Key Facts

Course Title: Contemporary Literature and Film
Course type: MA, postgraduate diploma, postgraduate certificate
Mode of Study:Full Time or Part Time
Contact Details:Dr Nicholas Bentley
Website: Go to School homepage
Faculty: Faculty of Humanities and Social Sciences
Subject Area: Humanities


‌The MA Contemporary Literature and Film provides the opportunity to study a wide range of literary and filmic texts in their social, cultural and political contexts. It enables the study of relevant current theories and debates, and encourages thinking about the ways in which studying literature and film can be applied to a range of professional contexts such as publishing, teaching, professional writing, and the medical humanities. Students can study literary and filmic texts together, or develop research interests in either field, as well as the opportunity to take options in creative writing. The programme is taught by research-active professors and lecturers with a passion for their subject.

The programme involves three main aspects:

  • The critical analysis of contemporary fiction, poetry, drama, film and TV from around the world
  • The study of theories, ideas and current debates in literary and screen studies
  • The consideration of how the study of contemporary literature and film can be used in practical and professional contexts

The MA Contemporary Literature and Film seeks to explore the relationship between these three areas and to show how knowledge of each informs and influences the others. In addition, it aims to provide the skills necessary for academic study at an advanced level either for those wishing to go on to further academic research, or as an advanced preparation for those interested in pursuing careers in a range of professional contexts.

Please also refer to MA Contemporary Literature & Film Handbook 2017-18

Aims of the Course

The Masters programme aims to enable students to:

  • Display an informed knowledge and understanding of the major debates, ideas and themes in contemporary literature and film.
  • Describe and evaluate the relevance and application of key concepts and theoretical approaches within contemporary literature and film.
  • Comment on and present the conclusions of theoretical and analytical research across a range of contemporary cultural texts including fiction, drama, poetry, film and television.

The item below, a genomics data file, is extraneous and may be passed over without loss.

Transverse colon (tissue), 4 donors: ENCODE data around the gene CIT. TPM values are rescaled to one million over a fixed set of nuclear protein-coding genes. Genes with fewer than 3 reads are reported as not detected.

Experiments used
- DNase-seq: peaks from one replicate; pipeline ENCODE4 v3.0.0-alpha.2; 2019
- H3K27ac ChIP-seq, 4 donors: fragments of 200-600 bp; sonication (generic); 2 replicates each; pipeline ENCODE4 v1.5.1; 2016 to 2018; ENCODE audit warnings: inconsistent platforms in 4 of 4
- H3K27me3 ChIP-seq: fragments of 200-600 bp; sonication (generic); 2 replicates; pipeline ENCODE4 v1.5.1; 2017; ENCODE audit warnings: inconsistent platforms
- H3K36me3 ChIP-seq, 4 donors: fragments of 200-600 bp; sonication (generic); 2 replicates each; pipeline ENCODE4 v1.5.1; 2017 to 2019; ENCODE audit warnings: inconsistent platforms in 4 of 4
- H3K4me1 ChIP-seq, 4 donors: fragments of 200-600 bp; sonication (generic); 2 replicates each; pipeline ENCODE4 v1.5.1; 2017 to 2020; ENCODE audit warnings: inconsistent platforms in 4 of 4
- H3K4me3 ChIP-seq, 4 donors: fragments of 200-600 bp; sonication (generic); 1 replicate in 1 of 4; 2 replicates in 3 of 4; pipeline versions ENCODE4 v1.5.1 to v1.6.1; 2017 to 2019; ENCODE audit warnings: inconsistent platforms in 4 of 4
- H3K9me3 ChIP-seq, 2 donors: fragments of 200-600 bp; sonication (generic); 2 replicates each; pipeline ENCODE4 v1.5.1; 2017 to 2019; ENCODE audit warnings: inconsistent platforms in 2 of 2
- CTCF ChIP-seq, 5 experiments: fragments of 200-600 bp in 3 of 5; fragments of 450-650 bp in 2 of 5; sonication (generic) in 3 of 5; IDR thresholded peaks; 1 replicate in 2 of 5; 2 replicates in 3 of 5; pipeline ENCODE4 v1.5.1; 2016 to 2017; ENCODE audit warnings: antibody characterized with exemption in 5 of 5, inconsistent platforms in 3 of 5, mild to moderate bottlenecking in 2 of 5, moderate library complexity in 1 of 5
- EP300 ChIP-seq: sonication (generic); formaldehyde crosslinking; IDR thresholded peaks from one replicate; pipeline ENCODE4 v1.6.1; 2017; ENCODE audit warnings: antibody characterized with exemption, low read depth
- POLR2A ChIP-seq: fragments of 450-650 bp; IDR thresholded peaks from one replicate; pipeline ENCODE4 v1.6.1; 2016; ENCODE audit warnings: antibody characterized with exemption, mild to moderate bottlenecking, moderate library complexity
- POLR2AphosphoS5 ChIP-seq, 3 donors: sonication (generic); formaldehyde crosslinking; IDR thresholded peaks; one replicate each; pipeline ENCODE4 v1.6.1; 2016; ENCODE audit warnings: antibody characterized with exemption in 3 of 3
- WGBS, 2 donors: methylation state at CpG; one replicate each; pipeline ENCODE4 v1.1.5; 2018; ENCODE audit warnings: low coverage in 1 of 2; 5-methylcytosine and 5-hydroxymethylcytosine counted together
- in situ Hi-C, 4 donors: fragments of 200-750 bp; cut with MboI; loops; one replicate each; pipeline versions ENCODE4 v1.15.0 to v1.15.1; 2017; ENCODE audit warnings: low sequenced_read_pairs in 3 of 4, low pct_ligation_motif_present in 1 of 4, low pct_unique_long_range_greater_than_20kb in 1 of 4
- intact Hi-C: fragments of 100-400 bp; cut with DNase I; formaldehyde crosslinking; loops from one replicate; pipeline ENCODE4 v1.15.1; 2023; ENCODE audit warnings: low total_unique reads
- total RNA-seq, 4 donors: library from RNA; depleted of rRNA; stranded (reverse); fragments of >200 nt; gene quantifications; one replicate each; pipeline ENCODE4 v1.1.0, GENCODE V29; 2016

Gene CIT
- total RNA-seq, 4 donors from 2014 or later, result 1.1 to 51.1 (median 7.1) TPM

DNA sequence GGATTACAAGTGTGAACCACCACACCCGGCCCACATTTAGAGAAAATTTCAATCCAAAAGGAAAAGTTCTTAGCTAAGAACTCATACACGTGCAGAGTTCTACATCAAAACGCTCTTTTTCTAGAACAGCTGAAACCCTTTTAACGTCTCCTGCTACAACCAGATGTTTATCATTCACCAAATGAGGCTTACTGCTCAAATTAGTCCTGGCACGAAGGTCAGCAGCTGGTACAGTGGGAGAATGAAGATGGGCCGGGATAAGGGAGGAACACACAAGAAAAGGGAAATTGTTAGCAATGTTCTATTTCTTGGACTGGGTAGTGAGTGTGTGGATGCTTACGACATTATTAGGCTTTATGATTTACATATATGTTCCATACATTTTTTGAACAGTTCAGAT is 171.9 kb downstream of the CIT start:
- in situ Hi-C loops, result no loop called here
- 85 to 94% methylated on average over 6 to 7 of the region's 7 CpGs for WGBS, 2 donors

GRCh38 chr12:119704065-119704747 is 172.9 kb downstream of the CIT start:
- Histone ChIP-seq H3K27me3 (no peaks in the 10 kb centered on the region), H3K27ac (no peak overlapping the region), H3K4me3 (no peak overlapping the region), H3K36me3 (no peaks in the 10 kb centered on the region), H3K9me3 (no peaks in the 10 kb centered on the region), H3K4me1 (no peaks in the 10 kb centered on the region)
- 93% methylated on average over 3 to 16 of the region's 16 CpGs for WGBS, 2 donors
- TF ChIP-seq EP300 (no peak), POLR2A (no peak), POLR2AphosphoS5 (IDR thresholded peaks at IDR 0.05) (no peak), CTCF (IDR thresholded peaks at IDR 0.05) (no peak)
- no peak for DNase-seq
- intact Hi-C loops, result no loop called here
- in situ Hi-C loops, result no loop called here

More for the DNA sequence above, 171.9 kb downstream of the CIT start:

• Demonstrate the ability to offer close analysis of the formal and generic characteristics of literary and filmic texts.
  • Offer informed evaluations of the way in which social and historical contexts and cultural politics impact on contemporary literature and film.
  • Use the knowledge and skills they have acquired in a socially responsible way, in complex and unpredictable contexts and as the basis for more advanced learning or professional training.

Entry Requirements

Applicants should normally have a good honours degree (a high 2.2 or above).

Course Content

Indicative Modules

The following is a list of indicative modules:

  • Working in Contemporary Literature and Film
  • Studying Contemporary Literature and Film
  • Contemporary British Fiction
  • Contemporary American Fiction
  • British Society through the Eyes of British Film
  • Postcolonial and World Literature in English
  • The Canadian Metropolis
  • British Women Directors
  • Postmodernism: Fiction, Film and Theory
  • The Writer as Critic; the Critic as Writer
  • Writingscapes
  • High Culture: Drink, Drugs, and the American Dream
  • Dissertation

Teaching and Assessment

Depending on the choice of modules taken, students may be assessed using some of the following methods:

  • Dissertations test students’ ability to carry out independent research and communicate findings in an extended piece of written work following recognised academic standards of presentation.
  • Essays test the quality and application of subject knowledge. They allow students to demonstrate their ability to carry out bibliographic research and to communicate their ideas effectively in writing in an appropriate scholarly style using appropriate systems of referencing.
  • Oral presentations, either by individual students or in groups, assess students’ subject knowledge and understanding. Where applicable, they also test their ability to work effectively as members of a team, to communicate what they know orally and visually, and to reflect on these processes as part of their own personal development.
  • Research proposals test students’ ability to plan, prepare, and structure a viable research project. They also test the students’ knowledge of relevant and important areas of research within English literary studies and film studies, and to assess the originality and impact of certain areas of research to the field.
  • Short research papers test students’ knowledge of different research methodologies. They also enable students to demonstrate their ability to formulate research questions and to answer them using an appropriate strategy.

Additional Costs

Apart from additional costs for text books, inter-library loans and potential overdue library fines we do not anticipate any additional costs for this post graduate programme.